“Dallas 1963” by Bill Minutaglio and Steven L. Davis (Twelve, 384 pages, in stores)
“City of hate.” That's how Bill Minutaglio and Steven Davis describe Dallas in the years leading up to the assassination of President John F. Kennedy. The president was derided in executive board rooms, church sanctuaries, the city's leading newspaper and elsewhere.
What inspired the tirades? Well, Kennedy was the first Catholic president. He was a Yankee and spoke with a New England accent. His proposals for racial tolerance enraged many in the deeply segregationist city, where he was called a socialist, communist and a strong supporter of the United Nations.
People accused him of wanting to turn the country over to the pope or the Soviet Union. What's more, he was a Democrat.
The Dallas elite wanted their city to be known for its wealth, sophistication and high fashion, not for the slums existing in the shadows of its towering skyscrapers. The Dallas Citizens Council, made up of the rich and powerful, was nearly unanimous in its extreme right-wing views.
During the 1960 presidential race, Texas oilman H.L. Hunt spent lavishly to try to make Richard M. Nixon the nation's chief executive, but Kennedy prevailed. Ted Dealey, Dallas Morning News publisher, exhausted a river of ink trying to discredit Kennedy, and retired Army Maj. Gen. Edwin A. “Ted” Walker opposed the president on nearly every front. (Strangely enough, before assassinating Kennedy, Lee Harvey Oswald had tried to kill Walker, firing a shot at him from across the street.)
That isn't to say that Kennedy was without Dallas supporters. Stanley Marcus, of the Neiman Marcus department store empire, worried that Dallas was cultivating such a radical image, but he rarely dared speak out. The moneyed set responded to his occasional comments by turning in their Neiman Marcus credit cards, threatening his business.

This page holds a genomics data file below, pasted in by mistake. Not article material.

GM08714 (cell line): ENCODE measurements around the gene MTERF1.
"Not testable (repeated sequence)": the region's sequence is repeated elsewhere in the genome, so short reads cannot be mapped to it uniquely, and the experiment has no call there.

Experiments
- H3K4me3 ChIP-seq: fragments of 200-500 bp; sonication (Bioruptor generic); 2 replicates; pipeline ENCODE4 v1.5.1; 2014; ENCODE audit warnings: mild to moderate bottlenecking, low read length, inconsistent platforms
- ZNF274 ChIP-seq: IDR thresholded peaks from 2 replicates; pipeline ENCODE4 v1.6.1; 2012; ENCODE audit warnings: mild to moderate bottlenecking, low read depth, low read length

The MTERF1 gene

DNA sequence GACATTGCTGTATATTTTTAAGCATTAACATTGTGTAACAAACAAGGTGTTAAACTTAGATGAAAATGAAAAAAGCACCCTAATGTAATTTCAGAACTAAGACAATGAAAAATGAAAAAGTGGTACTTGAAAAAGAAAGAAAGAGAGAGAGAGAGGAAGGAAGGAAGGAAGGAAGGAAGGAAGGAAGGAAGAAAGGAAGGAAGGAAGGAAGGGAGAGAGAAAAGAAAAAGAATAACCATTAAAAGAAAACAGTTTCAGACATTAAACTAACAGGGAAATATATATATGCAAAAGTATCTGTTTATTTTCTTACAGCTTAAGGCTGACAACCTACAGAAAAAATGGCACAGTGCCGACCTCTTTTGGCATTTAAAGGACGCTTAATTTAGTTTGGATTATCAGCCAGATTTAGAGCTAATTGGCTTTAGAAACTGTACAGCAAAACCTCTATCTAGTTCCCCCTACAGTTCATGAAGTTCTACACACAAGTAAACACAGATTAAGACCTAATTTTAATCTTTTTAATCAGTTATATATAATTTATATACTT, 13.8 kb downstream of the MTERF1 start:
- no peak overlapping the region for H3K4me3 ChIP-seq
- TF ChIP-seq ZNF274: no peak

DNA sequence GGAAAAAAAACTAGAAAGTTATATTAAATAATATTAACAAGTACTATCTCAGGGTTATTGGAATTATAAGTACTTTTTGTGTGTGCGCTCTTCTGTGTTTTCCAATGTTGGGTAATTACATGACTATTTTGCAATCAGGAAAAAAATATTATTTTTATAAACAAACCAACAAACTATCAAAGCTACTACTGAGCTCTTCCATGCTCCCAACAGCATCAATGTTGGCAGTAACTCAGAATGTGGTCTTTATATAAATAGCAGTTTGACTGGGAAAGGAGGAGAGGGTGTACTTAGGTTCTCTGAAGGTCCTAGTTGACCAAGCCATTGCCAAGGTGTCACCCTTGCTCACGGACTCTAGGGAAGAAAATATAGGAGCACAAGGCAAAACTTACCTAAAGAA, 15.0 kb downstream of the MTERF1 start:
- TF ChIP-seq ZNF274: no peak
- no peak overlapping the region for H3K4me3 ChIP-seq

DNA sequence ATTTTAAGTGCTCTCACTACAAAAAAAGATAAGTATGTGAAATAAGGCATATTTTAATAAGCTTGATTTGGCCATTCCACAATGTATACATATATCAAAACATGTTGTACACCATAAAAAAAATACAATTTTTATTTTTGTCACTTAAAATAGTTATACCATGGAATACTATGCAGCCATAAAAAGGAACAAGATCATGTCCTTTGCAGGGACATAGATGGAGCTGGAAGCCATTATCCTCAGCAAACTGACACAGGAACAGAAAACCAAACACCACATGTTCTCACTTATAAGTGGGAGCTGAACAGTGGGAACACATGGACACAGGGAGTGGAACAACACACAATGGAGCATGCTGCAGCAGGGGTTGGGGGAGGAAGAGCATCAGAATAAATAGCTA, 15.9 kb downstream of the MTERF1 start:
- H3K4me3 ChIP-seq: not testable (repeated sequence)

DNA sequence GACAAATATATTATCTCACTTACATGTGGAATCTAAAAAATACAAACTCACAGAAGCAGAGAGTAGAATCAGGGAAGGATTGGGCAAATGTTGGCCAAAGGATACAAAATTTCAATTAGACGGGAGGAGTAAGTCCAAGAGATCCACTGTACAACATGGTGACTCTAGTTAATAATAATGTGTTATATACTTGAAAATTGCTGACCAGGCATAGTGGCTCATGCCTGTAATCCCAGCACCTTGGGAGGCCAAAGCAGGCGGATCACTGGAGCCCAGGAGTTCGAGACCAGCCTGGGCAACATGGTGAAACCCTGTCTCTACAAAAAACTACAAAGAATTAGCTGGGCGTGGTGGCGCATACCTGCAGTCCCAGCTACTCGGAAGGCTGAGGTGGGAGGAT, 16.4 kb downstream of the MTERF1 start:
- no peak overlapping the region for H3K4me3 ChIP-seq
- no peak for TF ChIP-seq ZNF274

Still, Marcus was among Kennedy's Dallas friends who appealed to him not to come to town. After all, Lyndon B. Johnson and his wife came under ambush when they visited Dallas a few years before. Earlier in the fall of 1963, U.N. Ambassador Adlai Stevenson was hit with a sign when he was in Dallas to deliver a speech. Stevenson, too, told Kennedy to avoid the city — but the president refused to be perceived as a coward.
The book doesn't dwell on Oswald or on conspiracy theories. The authors accept that Oswald acted alone.
At times, the authors seem to go too far in re-creating private conversations among the Kennedy family, dramatizations that may rely on poetic license. That's not a minor quibble, as it wobbles the foundations of the story.
Davis, who was born the year of the assassination, is curator of the Wittlif Collections at Texas State University, San Marcos, and is the author of two acclaimed books on culture: “Texas Literary Outlaws” and “J. Frank Dobie: A Liberated Mind.”
Minutaglio has written “First Son: George W. Bush & the Bush Family Dynasty,” among several others. He teaches at the University of Texas in Austin.
Their book is finely researched and more interesting than one might imagine. Aside from some of the dialogue, it is history writing at its best and an excellent study of the psychology of hate.
Dennie Hall, for The Oklahoman